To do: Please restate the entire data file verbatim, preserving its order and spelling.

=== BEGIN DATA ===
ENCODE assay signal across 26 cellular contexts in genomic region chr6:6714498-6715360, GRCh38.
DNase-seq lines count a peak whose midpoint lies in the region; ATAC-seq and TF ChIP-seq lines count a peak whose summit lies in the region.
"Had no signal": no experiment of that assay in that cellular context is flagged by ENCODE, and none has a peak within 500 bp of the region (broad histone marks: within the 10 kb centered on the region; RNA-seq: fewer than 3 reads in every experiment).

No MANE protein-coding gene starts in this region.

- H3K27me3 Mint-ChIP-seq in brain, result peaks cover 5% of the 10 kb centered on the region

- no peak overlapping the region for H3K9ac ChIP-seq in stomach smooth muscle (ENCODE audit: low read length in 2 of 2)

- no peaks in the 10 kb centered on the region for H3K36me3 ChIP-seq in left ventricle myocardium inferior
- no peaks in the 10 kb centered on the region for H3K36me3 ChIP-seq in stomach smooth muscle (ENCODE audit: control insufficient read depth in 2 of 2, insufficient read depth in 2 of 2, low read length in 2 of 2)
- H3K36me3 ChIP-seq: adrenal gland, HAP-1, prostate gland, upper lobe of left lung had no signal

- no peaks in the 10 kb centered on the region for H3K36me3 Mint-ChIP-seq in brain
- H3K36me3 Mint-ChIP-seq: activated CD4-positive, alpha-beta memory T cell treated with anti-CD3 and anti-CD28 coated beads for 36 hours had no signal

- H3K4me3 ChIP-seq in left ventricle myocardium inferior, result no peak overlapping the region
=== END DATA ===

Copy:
ENCODE assay signal across 26 cellular contexts in genomic region chr6:6714498-6715360, GRCh38.
DNase-seq lines count a peak whose midpoint lies in the region; ATAC-seq and TF ChIP-seq lines count a peak whose summit lies in the region.
"Had no signal": no experiment of that assay in that cellular context is flagged by ENCODE, and none has a peak within 500 bp of the region (broad histone marks: within the 10 kb centered on the region; RNA-seq: fewer than 3 reads in every experiment).

No MANE protein-coding gene starts in this region.

- H3K27me3 Mint-ChIP-seq in brain, result peaks cover 5% of the 10 kb centered on the region

- no peak overlapping the region for H3K9ac ChIP-seq in stomach smooth muscle (ENCODE audit: low read length in 2 of 2)

- no peaks in the 10 kb centered on the region for H3K36me3 ChIP-seq in left ventricle myocardium inferior
- no peaks in the 10 kb centered on the region for H3K36me3 ChIP-seq in stomach smooth muscle (ENCODE audit: control insufficient read depth in 2 of 2, insufficient read depth in 2 of 2, low read length in 2 of 2)
- H3K36me3 ChIP-seq: adrenal gland, HAP-1, prostate gland, upper lobe of left lung had no signal

- no peaks in the 10 kb centered on the region for H3K36me3 Mint-ChIP-seq in brain
- H3K36me3 Mint-ChIP-seq: activated CD4-positive, alpha-beta memory T cell treated with anti-CD3 and anti-CD28 coated beads for 36 hours had no signal

- H3K4me3 ChIP-seq in left ventricle myocardium inferior, result no peak overlapping the region